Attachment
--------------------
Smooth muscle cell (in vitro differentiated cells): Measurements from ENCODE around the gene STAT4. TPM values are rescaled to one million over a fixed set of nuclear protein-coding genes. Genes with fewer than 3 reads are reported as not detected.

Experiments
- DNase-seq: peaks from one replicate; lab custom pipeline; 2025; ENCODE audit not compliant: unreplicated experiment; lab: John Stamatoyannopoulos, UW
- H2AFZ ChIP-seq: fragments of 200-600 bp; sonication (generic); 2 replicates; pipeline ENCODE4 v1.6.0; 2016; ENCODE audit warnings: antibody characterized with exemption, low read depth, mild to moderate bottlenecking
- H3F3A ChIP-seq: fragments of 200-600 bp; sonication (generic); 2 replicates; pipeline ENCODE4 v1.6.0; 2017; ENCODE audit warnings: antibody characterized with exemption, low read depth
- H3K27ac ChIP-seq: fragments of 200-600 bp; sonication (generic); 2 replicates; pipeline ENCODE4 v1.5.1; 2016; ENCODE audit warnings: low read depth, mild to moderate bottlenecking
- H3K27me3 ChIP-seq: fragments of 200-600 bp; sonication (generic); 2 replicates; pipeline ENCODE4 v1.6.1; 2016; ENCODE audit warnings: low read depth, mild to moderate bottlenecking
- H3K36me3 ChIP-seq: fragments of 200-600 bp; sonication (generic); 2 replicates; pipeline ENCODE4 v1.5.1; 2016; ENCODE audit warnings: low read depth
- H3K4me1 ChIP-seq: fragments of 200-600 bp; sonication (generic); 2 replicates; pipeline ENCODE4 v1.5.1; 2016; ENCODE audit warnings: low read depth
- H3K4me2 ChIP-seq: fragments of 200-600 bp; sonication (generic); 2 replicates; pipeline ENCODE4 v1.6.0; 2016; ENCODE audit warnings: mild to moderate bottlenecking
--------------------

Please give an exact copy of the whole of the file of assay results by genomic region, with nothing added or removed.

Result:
Smooth muscle cell (in vitro differentiated cells): Measurements from ENCODE around the gene STAT4. TPM values are rescaled to one million over a fixed set of nuclear protein-coding genes. Genes with fewer than 3 reads are reported as not detected.

Experiments
- DNase-seq: peaks from one replicate; lab custom pipeline; 2025; ENCODE audit not compliant: unreplicated experiment; lab: John Stamatoyannopoulos, UW
- H2AFZ ChIP-seq: fragments of 200-600 bp; sonication (generic); 2 replicates; pipeline ENCODE4 v1.6.0; 2016; ENCODE audit warnings: antibody characterized with exemption, low read depth, mild to moderate bottlenecking
- H3F3A ChIP-seq: fragments of 200-600 bp; sonication (generic); 2 replicates; pipeline ENCODE4 v1.6.0; 2017; ENCODE audit warnings: antibody characterized with exemption, low read depth
- H3K27ac ChIP-seq: fragments of 200-600 bp; sonication (generic); 2 replicates; pipeline ENCODE4 v1.5.1; 2016; ENCODE audit warnings: low read depth, mild to moderate bottlenecking
- H3K27me3 ChIP-seq: fragments of 200-600 bp; sonication (generic); 2 replicates; pipeline ENCODE4 v1.6.1; 2016; ENCODE audit warnings: low read depth, mild to moderate bottlenecking
- H3K36me3 ChIP-seq: fragments of 200-600 bp; sonication (generic); 2 replicates; pipeline ENCODE4 v1.5.1; 2016; ENCODE audit warnings: low read depth
- H3K4me1 ChIP-seq: fragments of 200-600 bp; sonication (generic); 2 replicates; pipeline ENCODE4 v1.5.1; 2016; ENCODE audit warnings: low read depth
- H3K4me2 ChIP-seq: fragments of 200-600 bp; sonication (generic); 2 replicates; pipeline ENCODE4 v1.6.0; 2016; ENCODE audit warnings: mild to moderate bottlenecking